Papandreou was meeting Sunday evening with Antonis Samaras, the head of the main opposition party, to discuss forming a coalition. “I am not interested in staying on in this new government as prime minister,” Papandreou told a cabinet meeting hours earlier Sunday, the Associated Press reported. “I couldn’t have been clearer. I don’t play games and neither do I gamble the country’s fortunes.”
But it remained unclear when Papandreou would resign, who might succeed him and how broad the coalition would be — a key measure for European leaders on Greece’s willingness to make painful reforms that are a requirement of the bailout agreement settled in late October.
“Everything must be done within the day; otherwise tomorrow it will be hell,” Reuters quoted a senior Socialist deputy, Telemachos Hitiris, as saying Sunday.
On Sunday morning, government spokesman Elias Mossialos told state-run NET TV that the parties were seeking resolution by day’s end.
“It would be useful today, tomorrow at the latest, to have agreed on the name of the new prime minister as well,” he said.
But the leader of the main New Democrats opposition party reiterated Sunday his demand that Papandreou step down before a coalition deal is reached. He was “determined to help,” Bloomberg reported Samaras as saying.
To many Athenians, their on-again, off-again option to vote out the euro was just the latest example of politicians caring more about their own future than about the good of the country.
The bailout referendum that Papandreou proposed last week, only to quickly backtrack after his supporters rebelled, was hardly a real choice, they said.
“It was wrong not to have asked two years ago,” said Costas Soulas, 58, a tools wholesaler who said that his income has dropped by two-thirds since the crisis started in 2009. “Greeks are angry now, and desperate,” Soulas said. “They won’t say no to Europe — they’ll say no to the politicians.”
Greek polls show a solid majority of support for staying on the euro, but the country’s European creditors say it can do so only if it implements austerity measures that are deeply unpopular. Papandreou’s unexpected announcement last week to hold the referendum was intended to show Greeks what was at stake, he said.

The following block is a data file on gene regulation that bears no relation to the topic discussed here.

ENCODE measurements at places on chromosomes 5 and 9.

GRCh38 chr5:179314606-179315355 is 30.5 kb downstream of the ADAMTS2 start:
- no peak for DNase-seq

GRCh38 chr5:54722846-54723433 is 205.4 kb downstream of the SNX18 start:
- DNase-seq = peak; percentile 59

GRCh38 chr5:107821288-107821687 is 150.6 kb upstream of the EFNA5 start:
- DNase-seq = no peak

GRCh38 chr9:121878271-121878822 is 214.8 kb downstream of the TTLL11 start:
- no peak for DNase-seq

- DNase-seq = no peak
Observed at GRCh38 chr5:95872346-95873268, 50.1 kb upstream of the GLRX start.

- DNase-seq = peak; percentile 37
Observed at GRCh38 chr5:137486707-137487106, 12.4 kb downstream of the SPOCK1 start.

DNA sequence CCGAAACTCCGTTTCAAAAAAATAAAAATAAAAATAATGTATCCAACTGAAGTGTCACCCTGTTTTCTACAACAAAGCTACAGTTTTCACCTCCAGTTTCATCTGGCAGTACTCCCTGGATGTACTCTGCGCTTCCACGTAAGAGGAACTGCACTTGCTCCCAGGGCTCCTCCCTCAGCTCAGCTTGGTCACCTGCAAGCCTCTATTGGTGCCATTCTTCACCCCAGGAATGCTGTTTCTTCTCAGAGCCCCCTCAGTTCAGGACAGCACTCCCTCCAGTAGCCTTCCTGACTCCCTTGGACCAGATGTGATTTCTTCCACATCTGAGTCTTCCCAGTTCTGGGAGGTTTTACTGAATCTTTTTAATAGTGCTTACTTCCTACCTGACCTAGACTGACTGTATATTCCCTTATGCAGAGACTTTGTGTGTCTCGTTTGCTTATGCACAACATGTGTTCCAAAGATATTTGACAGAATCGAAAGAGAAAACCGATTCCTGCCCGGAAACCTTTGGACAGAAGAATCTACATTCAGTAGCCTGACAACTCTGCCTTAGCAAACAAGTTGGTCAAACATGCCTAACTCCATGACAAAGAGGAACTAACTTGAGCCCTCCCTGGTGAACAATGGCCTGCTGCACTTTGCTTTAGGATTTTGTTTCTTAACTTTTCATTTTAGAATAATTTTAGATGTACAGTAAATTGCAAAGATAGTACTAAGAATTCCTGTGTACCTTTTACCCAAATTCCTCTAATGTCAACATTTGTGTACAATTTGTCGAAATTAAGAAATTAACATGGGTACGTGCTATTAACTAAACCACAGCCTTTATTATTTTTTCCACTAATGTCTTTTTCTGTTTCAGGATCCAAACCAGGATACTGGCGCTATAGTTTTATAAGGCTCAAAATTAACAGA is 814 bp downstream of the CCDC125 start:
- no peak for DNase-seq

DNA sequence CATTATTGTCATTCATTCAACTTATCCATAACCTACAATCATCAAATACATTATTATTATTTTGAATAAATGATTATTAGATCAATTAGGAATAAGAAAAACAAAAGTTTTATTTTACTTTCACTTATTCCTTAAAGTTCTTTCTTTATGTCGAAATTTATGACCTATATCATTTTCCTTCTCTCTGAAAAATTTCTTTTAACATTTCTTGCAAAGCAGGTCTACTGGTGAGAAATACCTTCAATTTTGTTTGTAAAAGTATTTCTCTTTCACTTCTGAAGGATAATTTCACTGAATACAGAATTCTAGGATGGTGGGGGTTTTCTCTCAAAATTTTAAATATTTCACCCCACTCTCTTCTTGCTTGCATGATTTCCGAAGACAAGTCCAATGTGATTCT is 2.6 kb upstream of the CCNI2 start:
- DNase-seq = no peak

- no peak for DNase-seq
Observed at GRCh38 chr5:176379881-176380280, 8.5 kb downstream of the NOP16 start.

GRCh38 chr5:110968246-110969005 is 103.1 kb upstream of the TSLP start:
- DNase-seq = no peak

Some here thought the referendum might have been a good idea.
“It was a little risky,” said Anna Damianidi, 58, a retired freelance journalist who was sitting at a market in the working-class Athens neighborhood of Psiri on Saturday. “But maybe we could have worked very hard and explained to people why they needed the euro. That could have been good” for boosting the legitimacy of the bailout plans, she said.
On Saturday, much remained unresolved, including whether Papandreou would stay on as leader. He met at midday with the country’s president to discuss a new coalition. It seemed increasingly likely that a coalition, if there is one, would be with smaller parties, sapping its power to push through the unpopular austerity measures.
In remarks in front of reporters before he and President Karolos Papoulias entered private talks, Papandreou said that without a unity government, Europe’s willingness to help the country could still be at risk.
“My aim is to immediately create a government of cooperation,” Papandreou said, according to the Reuters news service. “A lack of consensus would worry our European partners over our country’s will to stay in the euro zone.”
Concerned European officials said privately Saturday that the main opposition New Democracy party’s unwillingness to join with the Socialists was a troubling sign that Greece’s commitment to the bailout plan may not prove lasting.
The Greek bailout is far from a done deal. The troika of inspectors from the European Union, the European Central Bank and the International Monetary Fund are watching the political horse trading with caution and may not approve the payout of the next installment of the bailout funds. And the new bailout package approved at the end of October will need to be authorized by Greece’s Parliament — a more likely prospect than it was early last week but still not ensured.
But for some there was little hope, no matter the outcome.
“We go home, and we see the refrigerator is empty,” said Erik Kola, 31, an unemployed restaurant worker who was sitting on the plaza outside the Parliament building Saturday as politicians wrangled within. He said he competes with hundreds every time he applies for a job. “I want to choose the best that could be,” he said. “If that means leaving the euro, fine.”